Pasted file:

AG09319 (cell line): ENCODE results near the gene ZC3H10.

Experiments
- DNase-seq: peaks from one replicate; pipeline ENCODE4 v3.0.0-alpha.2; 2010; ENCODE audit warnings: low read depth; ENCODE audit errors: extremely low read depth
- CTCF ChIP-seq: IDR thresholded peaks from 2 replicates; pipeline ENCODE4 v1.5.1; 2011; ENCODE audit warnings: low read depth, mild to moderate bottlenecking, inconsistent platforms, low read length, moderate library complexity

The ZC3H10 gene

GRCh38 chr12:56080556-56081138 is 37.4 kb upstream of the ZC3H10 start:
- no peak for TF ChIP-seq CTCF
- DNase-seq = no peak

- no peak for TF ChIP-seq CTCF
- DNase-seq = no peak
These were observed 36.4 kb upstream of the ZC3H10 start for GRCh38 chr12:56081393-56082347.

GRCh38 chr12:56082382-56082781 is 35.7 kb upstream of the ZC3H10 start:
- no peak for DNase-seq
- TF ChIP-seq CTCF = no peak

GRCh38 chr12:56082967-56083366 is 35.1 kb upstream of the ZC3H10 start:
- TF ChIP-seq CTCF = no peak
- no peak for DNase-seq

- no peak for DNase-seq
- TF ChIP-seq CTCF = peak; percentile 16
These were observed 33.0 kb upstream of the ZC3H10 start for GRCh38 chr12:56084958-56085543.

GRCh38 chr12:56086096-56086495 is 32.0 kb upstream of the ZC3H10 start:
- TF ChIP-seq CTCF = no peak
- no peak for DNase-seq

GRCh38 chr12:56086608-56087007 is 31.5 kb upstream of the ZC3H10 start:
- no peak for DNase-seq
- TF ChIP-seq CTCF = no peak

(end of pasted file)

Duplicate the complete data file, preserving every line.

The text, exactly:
AG09319 (cell line): ENCODE results near the gene ZC3H10.

Experiments
- DNase-seq: peaks from one replicate; pipeline ENCODE4 v3.0.0-alpha.2; 2010; ENCODE audit warnings: low read depth; ENCODE audit errors: extremely low read depth
- CTCF ChIP-seq: IDR thresholded peaks from 2 replicates; pipeline ENCODE4 v1.5.1; 2011; ENCODE audit warnings: low read depth, mild to moderate bottlenecking, inconsistent platforms, low read length, moderate library complexity

The ZC3H10 gene

GRCh38 chr12:56080556-56081138 is 37.4 kb upstream of the ZC3H10 start:
- no peak for TF ChIP-seq CTCF
- DNase-seq = no peak

- no peak for TF ChIP-seq CTCF
- DNase-seq = no peak
These were observed 36.4 kb upstream of the ZC3H10 start for GRCh38 chr12:56081393-56082347.

GRCh38 chr12:56082382-56082781 is 35.7 kb upstream of the ZC3H10 start:
- no peak for DNase-seq
- TF ChIP-seq CTCF = no peak

GRCh38 chr12:56082967-56083366 is 35.1 kb upstream of the ZC3H10 start:
- TF ChIP-seq CTCF = no peak
- no peak for DNase-seq

- no peak for DNase-seq
- TF ChIP-seq CTCF = peak; percentile 16
These were observed 33.0 kb upstream of the ZC3H10 start for GRCh38 chr12:56084958-56085543.

GRCh38 chr12:56086096-56086495 is 32.0 kb upstream of the ZC3H10 start:
- TF ChIP-seq CTCF = no peak
- no peak for DNase-seq

GRCh38 chr12:56086608-56087007 is 31.5 kb upstream of the ZC3H10 start:
- no peak for DNase-seq
- TF ChIP-seq CTCF = no peak